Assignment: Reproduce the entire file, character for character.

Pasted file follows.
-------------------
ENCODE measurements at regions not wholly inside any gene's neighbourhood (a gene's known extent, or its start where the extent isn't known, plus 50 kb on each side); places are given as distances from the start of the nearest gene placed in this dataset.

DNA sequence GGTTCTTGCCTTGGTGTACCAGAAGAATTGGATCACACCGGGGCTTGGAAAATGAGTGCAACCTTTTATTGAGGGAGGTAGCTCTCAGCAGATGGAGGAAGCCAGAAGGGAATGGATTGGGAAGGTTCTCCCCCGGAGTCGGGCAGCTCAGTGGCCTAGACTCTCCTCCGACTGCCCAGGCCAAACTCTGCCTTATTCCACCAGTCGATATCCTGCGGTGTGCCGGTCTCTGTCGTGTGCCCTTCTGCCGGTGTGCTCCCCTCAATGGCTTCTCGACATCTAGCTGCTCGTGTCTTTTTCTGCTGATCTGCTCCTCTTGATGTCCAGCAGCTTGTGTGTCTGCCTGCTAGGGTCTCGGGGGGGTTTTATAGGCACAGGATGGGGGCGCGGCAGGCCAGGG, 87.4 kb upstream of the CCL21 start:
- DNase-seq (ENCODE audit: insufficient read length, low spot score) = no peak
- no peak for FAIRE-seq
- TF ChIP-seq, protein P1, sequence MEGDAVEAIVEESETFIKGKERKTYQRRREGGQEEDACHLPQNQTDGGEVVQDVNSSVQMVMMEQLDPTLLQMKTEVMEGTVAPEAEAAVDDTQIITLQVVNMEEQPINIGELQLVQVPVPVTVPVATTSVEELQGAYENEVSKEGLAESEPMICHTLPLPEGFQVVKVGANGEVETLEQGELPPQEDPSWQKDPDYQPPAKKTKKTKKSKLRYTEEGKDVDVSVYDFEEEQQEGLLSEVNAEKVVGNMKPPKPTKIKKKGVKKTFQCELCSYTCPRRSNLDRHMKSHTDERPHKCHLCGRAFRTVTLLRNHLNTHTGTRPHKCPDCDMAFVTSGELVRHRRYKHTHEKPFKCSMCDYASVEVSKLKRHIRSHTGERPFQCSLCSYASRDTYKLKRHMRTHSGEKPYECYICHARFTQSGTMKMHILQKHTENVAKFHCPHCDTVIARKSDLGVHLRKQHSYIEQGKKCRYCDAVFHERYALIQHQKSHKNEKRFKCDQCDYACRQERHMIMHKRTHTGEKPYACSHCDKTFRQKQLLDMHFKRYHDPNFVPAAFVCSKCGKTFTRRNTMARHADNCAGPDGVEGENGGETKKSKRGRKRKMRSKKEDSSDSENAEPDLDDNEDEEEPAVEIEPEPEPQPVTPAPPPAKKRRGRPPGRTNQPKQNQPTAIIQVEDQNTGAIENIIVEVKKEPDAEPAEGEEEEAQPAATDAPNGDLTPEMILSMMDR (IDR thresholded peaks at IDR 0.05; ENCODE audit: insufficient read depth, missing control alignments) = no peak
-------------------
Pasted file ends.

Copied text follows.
ENCODE measurements at regions not wholly inside any gene's neighbourhood (a gene's known extent, or its start where the extent isn't known, plus 50 kb on each side); places are given as distances from the start of the nearest gene placed in this dataset.

DNA sequence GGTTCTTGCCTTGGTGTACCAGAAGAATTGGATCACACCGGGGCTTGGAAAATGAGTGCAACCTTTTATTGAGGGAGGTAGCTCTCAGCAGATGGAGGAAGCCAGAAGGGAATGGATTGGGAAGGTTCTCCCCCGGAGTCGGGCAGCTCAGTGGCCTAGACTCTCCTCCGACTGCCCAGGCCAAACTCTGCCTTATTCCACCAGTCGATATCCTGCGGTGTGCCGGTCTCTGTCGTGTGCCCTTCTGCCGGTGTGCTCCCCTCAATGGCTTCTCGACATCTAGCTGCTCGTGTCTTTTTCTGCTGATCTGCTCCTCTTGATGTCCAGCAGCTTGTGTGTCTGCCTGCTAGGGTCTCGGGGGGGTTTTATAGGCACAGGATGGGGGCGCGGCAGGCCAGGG, 87.4 kb upstream of the CCL21 start:
- DNase-seq (ENCODE audit: insufficient read length, low spot score) = no peak
- no peak for FAIRE-seq
- TF ChIP-seq, protein P1, sequence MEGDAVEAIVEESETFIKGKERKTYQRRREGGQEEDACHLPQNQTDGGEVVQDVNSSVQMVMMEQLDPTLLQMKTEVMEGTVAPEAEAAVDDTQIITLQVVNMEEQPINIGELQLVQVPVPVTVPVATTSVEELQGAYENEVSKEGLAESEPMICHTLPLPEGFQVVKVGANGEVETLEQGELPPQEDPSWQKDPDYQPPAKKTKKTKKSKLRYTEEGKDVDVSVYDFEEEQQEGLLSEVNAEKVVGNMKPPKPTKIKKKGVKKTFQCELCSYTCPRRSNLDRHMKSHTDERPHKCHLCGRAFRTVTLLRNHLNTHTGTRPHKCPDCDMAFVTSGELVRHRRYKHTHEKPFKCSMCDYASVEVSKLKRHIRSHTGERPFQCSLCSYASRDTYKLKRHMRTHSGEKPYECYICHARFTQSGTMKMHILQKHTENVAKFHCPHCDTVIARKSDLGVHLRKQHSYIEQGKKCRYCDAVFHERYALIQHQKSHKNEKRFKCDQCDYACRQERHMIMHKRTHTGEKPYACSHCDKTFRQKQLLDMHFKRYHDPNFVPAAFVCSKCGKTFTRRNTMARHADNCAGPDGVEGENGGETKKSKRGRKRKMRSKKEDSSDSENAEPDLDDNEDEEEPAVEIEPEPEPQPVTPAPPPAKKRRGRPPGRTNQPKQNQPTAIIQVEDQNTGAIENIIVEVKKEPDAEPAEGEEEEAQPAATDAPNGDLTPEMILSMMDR (IDR thresholded peaks at IDR 0.05; ENCODE audit: insufficient read depth, missing control alignments) = no peak